Johannes Avetaranian (June 30, 1861 – December 11, 1919), born Mehmet Şükri, according to his autobiography a Turkish descendent of Prophet Muhammad, was originally a mullah in Turkey who converted from Islam to Christianity, and later became a missionary for the Swedish Mission Covenant Church in Southern Xinjiang (1892–1938). He translated the New Testament into the Uyghur language
Avetaranian was born in Erzurum, in 1861, to a Muslim family. His mother was deaf, blind, and mute, and died when Avetaranian was only two years old. His father was a dervish.
He took the Armenian name of John Avetaranian (Avetaran means 'Gospel') and was baptised in Tiflis, Russia (modern-day Tbilisi, Georgia) on 28 February 1885.
In his biography "A Muslim Who Became a Christian", Aveteranian states to have been unaware of his descent from the Islamic prophet, Muhammad, until a trip with his father to Erzurum. During the trip, Aveteranian and his father had put on the Green turbans, to which only the Sayyids or descendants of Muhammad are entitled. Prior to this, he had only worn this once in his childhood. The Green turban had been a gift which was presented to him by his maternal aunt. A local Mullah was astonished to see the green turban, and inquired as to from where he had obtained it. Then he requested Aveteranian to ask whether his aunt was aware that only Sayyids were entitled to wear green turbans. He did so, and the next day, his aunt went to the Mullah and clarified the Mullah's doubts as to their descent when she revealed her father's name. After this incident, Aveteranian gained respect from the Mullah, who would always defer to him, while in Avetaranian's presence.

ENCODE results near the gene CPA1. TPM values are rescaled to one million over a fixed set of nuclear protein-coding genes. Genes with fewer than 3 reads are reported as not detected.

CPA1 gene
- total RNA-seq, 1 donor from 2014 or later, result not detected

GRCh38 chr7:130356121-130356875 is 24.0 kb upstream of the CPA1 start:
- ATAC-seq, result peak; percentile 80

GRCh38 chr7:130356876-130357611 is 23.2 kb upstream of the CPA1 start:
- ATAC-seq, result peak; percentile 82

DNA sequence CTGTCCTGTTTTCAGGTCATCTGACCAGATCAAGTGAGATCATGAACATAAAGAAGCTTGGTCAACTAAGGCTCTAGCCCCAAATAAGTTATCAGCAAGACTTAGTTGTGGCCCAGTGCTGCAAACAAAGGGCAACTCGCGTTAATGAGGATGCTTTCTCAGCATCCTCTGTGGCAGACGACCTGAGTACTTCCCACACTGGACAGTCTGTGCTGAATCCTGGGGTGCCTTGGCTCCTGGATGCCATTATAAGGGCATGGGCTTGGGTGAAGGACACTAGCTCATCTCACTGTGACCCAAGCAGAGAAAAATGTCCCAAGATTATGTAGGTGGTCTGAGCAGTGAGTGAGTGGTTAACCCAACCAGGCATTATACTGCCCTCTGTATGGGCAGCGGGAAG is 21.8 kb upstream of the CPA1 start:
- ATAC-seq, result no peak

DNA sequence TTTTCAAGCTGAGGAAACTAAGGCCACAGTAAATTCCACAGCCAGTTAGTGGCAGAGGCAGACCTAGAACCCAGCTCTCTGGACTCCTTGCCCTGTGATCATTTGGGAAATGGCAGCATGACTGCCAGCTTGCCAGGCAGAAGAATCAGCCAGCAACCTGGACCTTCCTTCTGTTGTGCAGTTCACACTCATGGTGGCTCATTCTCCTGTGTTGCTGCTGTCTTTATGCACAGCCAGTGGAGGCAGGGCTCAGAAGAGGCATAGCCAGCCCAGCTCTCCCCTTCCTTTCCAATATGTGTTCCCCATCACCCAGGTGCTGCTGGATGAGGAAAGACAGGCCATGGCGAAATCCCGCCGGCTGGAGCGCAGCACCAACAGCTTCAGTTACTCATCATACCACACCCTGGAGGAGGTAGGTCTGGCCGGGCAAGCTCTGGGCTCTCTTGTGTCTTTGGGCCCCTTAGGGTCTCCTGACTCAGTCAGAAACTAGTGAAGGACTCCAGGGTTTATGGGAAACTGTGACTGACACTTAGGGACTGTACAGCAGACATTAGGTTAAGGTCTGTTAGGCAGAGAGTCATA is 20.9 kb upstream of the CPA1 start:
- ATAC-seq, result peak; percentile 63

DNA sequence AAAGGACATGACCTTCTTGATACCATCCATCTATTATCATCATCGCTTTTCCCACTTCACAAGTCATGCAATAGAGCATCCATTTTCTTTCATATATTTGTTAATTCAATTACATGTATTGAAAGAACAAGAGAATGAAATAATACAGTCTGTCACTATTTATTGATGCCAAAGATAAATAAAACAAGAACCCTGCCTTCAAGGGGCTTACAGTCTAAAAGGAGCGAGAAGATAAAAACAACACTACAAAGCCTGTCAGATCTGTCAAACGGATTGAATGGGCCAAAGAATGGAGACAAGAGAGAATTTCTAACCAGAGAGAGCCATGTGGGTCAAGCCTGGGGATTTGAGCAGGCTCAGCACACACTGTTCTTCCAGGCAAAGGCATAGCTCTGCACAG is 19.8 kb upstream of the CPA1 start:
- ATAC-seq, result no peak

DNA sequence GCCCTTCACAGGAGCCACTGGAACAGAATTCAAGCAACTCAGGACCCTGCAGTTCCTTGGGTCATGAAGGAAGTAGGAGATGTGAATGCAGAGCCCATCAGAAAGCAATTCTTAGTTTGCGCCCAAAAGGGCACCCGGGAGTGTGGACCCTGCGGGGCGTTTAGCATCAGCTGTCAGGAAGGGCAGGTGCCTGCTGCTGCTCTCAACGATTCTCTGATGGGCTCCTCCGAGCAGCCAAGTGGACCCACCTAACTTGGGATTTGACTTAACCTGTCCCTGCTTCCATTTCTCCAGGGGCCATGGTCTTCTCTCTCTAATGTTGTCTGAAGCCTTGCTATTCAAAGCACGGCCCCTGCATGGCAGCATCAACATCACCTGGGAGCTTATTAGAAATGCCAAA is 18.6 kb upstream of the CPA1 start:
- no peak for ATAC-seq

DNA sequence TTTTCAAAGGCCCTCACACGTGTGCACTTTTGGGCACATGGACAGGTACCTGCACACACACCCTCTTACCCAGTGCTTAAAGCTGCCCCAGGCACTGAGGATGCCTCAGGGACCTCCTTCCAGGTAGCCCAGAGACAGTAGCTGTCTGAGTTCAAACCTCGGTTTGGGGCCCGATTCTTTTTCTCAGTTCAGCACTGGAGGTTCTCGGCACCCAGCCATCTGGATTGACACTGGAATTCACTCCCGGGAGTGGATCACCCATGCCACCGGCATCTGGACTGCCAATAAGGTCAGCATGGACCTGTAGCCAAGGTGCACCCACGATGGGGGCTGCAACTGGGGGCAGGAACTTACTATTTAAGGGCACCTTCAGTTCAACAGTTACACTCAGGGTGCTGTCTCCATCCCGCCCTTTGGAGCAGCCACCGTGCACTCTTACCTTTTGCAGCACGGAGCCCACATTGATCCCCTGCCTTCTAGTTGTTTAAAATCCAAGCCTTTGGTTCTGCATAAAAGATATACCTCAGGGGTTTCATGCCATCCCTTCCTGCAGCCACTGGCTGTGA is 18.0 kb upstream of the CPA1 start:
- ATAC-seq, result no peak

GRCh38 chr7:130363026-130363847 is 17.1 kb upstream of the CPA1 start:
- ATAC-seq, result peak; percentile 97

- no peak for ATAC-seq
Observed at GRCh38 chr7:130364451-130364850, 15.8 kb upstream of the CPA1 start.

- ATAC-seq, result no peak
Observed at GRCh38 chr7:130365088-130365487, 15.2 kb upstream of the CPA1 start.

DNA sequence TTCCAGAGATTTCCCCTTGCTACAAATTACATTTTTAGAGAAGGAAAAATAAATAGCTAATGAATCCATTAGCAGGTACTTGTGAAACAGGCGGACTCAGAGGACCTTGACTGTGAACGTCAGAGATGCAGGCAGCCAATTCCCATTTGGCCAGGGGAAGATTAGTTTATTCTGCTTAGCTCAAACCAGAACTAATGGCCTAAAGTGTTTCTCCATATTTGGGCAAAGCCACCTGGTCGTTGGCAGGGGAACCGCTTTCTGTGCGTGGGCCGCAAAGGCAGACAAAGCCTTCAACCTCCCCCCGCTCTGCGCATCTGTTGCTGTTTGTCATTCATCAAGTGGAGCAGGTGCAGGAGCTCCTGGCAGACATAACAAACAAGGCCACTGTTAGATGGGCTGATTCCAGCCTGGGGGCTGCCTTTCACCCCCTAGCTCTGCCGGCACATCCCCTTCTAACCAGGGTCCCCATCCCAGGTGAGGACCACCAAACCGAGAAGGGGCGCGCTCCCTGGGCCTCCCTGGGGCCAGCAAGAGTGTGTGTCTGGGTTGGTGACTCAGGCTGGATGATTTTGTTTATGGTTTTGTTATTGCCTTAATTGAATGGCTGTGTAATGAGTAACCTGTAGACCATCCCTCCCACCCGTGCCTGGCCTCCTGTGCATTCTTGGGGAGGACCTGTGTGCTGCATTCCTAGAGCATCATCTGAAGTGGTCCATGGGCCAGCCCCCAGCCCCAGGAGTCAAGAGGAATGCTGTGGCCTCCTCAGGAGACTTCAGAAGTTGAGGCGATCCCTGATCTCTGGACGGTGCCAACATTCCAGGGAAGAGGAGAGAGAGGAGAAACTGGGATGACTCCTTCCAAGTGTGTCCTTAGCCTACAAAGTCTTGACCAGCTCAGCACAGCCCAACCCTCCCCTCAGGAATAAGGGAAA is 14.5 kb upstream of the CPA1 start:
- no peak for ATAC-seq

He was the first person from the Mission Union of Sweden to stay in Kashgar (in 1892).
He left Kashgar in 1897, thinking that he would soon return, but that did not work out. Instead he worked with the German Orient Mission in Bulgaria, where he started a Christian newspaper, Gunesh, in Turkish. The newspaper was circulated in Turkey proper.
Gustaf Raquette came to Philipopol, now Plovdiv, Bulgaria, where he worked with Avetaranian on revision of the Bible translation.
External links 
- ^ Claydon, David (2005). A New Vision, A New Heart, A Renewed Call 1. William Carey Library. p. 385. ISBN 978-0-87808-363-3.
- ^ A Muslim Who Became a Christian by John Avetaranian
- ^ Johannes Avetaranian, Richard Schafer , John Bechard, A Muslim Who Became a Christian, Authors On Line Ltd, 2003, ISBN 0-7552-0069-1,Google Print, p. 4.
- Avateranian, Johannes & Bechard, John (tr); A Muslim Who Became A Christian (Hertford: Authors Online Ltd.)